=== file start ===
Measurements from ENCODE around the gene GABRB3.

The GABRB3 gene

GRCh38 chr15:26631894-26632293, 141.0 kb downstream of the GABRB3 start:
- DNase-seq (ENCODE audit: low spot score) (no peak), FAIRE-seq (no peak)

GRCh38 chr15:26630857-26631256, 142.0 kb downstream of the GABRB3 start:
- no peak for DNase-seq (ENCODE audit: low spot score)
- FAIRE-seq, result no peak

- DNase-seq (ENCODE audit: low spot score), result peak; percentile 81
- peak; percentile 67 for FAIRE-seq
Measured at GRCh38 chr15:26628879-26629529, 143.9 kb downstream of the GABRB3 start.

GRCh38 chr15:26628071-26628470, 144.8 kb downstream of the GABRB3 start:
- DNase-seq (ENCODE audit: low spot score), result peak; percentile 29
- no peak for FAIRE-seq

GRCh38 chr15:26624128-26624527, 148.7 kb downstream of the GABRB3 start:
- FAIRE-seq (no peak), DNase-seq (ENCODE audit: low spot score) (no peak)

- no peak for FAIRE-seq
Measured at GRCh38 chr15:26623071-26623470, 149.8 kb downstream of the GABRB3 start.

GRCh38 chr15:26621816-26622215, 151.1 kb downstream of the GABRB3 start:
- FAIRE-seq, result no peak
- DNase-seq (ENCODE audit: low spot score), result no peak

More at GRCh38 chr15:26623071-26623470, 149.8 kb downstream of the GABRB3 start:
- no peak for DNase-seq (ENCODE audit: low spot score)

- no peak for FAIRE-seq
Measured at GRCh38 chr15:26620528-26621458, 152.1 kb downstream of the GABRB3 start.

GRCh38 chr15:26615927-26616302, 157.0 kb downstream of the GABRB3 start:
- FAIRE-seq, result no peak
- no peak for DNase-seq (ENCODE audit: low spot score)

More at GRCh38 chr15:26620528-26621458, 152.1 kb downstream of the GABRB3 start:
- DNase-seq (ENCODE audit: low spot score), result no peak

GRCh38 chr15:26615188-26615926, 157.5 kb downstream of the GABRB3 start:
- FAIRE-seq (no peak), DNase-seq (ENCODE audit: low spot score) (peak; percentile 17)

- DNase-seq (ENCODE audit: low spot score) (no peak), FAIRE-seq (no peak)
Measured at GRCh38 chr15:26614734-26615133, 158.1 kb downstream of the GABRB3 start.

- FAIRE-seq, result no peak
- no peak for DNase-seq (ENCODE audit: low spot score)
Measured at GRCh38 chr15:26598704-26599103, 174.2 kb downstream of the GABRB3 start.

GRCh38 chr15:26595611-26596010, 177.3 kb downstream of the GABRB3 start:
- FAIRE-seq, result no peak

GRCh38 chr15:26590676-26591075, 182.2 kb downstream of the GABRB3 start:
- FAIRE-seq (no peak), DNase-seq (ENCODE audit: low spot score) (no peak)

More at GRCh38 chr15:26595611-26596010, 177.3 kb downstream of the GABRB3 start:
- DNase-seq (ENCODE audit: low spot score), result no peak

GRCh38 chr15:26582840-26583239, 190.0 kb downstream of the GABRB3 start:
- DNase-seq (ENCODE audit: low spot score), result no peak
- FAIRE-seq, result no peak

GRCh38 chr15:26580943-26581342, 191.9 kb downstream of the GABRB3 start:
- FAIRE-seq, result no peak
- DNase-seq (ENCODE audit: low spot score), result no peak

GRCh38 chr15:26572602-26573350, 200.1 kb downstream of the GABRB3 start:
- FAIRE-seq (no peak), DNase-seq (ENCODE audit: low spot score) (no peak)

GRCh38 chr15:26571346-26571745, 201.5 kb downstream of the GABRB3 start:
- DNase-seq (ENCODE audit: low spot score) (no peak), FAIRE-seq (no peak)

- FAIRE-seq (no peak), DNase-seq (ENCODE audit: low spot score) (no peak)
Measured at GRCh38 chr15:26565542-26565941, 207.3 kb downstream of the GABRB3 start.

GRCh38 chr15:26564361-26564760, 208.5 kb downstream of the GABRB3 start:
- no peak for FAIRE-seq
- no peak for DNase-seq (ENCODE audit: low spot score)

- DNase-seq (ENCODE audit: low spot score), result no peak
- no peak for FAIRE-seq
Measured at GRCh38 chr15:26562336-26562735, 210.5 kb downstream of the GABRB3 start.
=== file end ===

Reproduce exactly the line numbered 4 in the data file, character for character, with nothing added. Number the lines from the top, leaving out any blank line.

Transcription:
- DNase-seq (ENCODE audit: low spot score) (no peak), FAIRE-seq (no peak)